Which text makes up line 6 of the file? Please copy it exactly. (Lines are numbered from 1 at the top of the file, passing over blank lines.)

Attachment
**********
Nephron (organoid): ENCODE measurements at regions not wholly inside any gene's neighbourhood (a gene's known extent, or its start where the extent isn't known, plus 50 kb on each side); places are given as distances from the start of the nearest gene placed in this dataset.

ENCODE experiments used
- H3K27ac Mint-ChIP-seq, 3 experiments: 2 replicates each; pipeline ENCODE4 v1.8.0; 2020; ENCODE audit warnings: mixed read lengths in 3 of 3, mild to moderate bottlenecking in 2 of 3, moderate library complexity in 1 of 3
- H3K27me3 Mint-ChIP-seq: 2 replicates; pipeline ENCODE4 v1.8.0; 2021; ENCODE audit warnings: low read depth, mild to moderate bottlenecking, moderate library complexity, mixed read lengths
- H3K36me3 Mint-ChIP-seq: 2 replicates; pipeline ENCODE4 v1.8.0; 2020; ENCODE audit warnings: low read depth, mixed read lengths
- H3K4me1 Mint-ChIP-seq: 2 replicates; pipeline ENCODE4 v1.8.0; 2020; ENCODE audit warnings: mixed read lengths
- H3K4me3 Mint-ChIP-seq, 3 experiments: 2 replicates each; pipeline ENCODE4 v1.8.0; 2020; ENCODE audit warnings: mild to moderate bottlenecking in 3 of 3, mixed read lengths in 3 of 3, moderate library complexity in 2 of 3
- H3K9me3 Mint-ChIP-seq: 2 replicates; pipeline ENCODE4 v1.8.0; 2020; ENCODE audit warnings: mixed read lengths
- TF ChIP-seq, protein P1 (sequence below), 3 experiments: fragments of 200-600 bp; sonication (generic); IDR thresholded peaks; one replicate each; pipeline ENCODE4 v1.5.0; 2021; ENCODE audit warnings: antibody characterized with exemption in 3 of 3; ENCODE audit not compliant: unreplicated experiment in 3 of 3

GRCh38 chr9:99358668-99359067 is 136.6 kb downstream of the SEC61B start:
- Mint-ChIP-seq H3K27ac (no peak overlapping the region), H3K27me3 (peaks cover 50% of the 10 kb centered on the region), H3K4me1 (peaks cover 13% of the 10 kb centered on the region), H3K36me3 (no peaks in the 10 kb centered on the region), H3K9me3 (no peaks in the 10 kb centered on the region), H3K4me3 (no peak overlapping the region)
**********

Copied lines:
- H3K4me1 Mint-ChIP-seq: 2 replicates; pipeline ENCODE4 v1.8.0; 2020; ENCODE audit warnings: mixed read lengths